Just because it's a GUI doesn't mean it's a good UI. There's more to a good UI than icons and windows. Unfortunately, no one in the Linux community seems to be willing to say the word “no” to any feature, so what you get is in the end, an infinitely configurable UI. This is not as good as it seems, because that usually means you have to configure a lot of things to get to a decent starting point. It's better than it used to be, but even KDE and GNOME still feel like they were designed by a troop of engineers. Artistic engineers, but engineers. Microsoft makes the same sort of sin, only rather than pandering to the geek, they pander to the user. Everything has some doo-dah wizard, tool - tip, or helpful cartoon character that, while interesting, don't ever get around to being actually helpful. Changing the long user name in Windows XP is far harder than it should be. Not surprisingly, Apple seems to do the best here, since that's what Apple does, is make computers easier to use. The others try to, but it's an after effect. “Well, we got all the features, now let's make them usable.” Sorry Charlie, you never really will. Usability has to be there in every decision. Only Apple understands this, and it shows.
The Interface comments end up, oddly enough, a checklist for OS X:
“Root versus Users: Don't show me things I can't use. If I don't have permission to mess with something, don't show me the menus and dialog boxes used to mess with it unless you also give me a way to log in as the user with correct permissions.” Check, Mac OS X handles this, even in the “Get Info” window. Windows sometimes does, sometimes doesn't. Consistency counts.
“Feedback to user lacking: A ”busy“ indicator is needed for all software. It's often too hard to tell whether it's working or dead.” Windows is no shining example here. If something takes a while to launch, you'll never know it, as the 'sorta busy' indicator, (another shining example of bad UI), doesn't stay running until the application finishes starting. Annoying as it may be, a bouncing icon in the Dock is a consistent way to say “Hey, I'm starting, hold on a sec.”
“Menu systems: Eliminate duplicate occurrences of package listings.” Classic problem in Linux UIs. They just can't stand to not show something from every angle. This doesn't increase anything but confusion.
“Eliminate redundant branches (Games/Amusements/Toys; Text Editors/Word Processors/Office Applications), because it makes finding software harder than it should be.” The more terms you have, the more misinterpretation of the term you have. I keep Office in a folder called “Word Processing” It only makes sense to me, because I put it there. You are better off being too simple, ala Mac OS X's “Applications”, or Windows “Program Files” than trying to be too cool with categorizations that get too cumbersome to use.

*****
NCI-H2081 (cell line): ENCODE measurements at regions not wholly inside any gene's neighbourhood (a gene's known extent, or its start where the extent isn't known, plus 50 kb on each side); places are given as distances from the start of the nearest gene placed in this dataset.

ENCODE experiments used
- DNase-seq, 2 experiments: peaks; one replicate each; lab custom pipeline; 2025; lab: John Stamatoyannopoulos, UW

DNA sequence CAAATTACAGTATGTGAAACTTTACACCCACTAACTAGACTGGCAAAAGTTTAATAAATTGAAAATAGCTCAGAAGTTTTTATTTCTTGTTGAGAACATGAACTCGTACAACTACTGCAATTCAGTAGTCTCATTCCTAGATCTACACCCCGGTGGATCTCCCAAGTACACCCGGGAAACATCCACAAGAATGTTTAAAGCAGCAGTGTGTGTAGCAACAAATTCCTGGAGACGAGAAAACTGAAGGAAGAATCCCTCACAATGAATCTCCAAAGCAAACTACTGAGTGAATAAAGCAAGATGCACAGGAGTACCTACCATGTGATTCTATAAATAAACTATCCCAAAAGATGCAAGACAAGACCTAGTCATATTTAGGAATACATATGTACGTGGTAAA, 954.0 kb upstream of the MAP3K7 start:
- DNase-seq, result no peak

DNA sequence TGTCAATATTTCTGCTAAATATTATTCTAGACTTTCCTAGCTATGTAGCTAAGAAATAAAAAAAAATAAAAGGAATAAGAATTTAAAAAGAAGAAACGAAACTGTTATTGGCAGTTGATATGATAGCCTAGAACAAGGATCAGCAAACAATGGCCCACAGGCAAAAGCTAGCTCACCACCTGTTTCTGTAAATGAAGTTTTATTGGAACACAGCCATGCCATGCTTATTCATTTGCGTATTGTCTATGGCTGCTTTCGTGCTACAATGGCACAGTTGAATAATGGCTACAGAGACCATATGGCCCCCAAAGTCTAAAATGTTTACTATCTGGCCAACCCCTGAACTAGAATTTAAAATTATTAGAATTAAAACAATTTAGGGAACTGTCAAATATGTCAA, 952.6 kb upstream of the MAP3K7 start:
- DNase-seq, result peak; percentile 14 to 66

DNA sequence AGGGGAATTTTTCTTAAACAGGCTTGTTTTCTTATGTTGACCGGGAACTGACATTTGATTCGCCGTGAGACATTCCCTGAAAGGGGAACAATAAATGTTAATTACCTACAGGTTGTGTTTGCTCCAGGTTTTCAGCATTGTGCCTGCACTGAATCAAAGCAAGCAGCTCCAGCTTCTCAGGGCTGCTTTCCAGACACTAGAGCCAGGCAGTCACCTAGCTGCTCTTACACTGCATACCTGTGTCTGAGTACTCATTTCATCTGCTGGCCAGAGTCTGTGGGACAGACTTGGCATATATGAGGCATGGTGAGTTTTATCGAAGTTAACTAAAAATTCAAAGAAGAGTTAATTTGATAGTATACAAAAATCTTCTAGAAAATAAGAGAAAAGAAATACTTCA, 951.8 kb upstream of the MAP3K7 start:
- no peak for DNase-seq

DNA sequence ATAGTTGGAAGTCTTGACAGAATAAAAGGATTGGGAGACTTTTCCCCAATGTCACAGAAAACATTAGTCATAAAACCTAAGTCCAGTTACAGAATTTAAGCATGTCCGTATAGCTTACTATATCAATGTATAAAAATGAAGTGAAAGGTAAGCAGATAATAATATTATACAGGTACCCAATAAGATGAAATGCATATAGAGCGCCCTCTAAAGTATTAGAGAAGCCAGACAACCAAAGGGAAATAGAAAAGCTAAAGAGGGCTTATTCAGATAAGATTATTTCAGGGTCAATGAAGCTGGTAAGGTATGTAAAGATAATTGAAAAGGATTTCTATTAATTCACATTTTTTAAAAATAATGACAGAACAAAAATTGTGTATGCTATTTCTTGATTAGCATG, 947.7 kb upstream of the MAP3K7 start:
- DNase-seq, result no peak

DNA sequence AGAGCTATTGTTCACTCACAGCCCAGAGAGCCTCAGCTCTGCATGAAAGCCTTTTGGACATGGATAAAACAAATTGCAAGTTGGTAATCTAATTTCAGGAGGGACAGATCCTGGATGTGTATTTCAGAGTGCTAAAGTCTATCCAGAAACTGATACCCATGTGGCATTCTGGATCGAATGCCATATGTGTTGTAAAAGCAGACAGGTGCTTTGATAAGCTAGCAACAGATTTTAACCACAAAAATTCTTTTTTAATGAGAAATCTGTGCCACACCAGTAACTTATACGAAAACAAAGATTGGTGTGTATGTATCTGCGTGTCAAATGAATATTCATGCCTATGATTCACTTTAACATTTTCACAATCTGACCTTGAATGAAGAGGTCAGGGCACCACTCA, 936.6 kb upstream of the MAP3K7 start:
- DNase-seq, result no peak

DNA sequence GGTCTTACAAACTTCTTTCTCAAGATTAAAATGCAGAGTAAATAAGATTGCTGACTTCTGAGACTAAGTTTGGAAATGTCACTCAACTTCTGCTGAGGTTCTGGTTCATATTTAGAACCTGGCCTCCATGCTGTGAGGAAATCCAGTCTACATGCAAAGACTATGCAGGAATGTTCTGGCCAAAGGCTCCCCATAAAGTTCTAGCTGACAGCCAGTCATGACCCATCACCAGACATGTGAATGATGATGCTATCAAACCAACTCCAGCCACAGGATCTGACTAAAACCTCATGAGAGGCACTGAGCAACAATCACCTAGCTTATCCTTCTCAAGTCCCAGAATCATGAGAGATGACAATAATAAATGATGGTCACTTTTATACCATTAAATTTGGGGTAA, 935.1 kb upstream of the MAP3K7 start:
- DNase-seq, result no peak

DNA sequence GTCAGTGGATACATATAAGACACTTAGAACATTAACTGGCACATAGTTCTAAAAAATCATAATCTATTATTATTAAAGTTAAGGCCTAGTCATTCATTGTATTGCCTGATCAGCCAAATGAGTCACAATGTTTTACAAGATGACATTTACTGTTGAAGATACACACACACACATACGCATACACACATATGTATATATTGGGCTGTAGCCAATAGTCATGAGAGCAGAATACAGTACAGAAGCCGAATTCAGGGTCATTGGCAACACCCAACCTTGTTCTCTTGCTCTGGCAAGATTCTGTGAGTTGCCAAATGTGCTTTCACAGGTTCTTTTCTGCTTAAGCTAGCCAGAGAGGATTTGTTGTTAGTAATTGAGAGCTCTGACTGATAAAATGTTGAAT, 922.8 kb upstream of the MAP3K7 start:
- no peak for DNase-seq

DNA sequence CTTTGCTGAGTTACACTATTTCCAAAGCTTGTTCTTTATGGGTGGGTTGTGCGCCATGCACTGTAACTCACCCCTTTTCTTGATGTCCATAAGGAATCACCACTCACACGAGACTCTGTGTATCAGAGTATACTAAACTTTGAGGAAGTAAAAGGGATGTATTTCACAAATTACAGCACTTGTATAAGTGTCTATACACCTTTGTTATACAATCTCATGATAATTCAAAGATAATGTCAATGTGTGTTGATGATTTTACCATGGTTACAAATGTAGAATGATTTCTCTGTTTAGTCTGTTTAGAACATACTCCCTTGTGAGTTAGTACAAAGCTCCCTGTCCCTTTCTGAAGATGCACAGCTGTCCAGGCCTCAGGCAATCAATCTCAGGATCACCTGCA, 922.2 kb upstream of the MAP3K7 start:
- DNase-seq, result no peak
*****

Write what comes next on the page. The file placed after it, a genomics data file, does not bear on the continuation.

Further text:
“Why are menu systems six (or more) layers deep in some installations? I often fill the screen with pop-outs before I get to what I'm looking for.” Windows does this too, Mac OS X far less, (only four levels). But once you get to about the fourth level of a menu, you're not saving much time over a dialog box. By the fifth or sixth level, you're behind. I'd say that if it takes three menu levels, just give me the dialog.
“System defaults: How about one spot per user to set the defaults for all software (sound, fonts, etc.)?” Windows is better here, but Mac OS X is the best. Again, this is not a geek need. It's a human need. Non-geek humans to be accurate. Just give them one place to do all this, and make the name reasonably meaningful. Having too many options means you are far more likely to need multiple tries to get the right one.
The author brings up a lot more points, but you get the idea. Don't get me wrong, Linux is a really solid server system, and a solid OS for people who need it. But it's just not yet set up for the average grammy or uncle Bob. Windows isn't much better, mind you. Mac OS X is probably the closest, but wouldn't work for the author, since one of the conditions was that they didn't want to have to get new hardware. I agree with the opinion that just buying a new box with Linux preinstalled would have been easier, but that wasn't the point of this test. It was to see how hard it was to upgrade to Linux. I would expect that a new box with a preinstalled OS won't have upgrade problems.
The other big problem with Linux is the Linux community. It's not that they aren't helpful, because by and large they are. It's certainly not a knowlege issue. The real problem with the Linux community, (shown with perfect clarity in the responses to the article, both at Linuxworld.com and Slashdot), is that it's terribly insecure, and really bad at handling criticism. Okay, that's the Mac community, the Windows community, and almost any other OS community. We're all far too offensensitive for our own good, and it sometimes means we don't help people correctly. I mean, I read the article. I saw where the author took probably the most painful possible route, but then, isn't that where you find out where the most work is needed?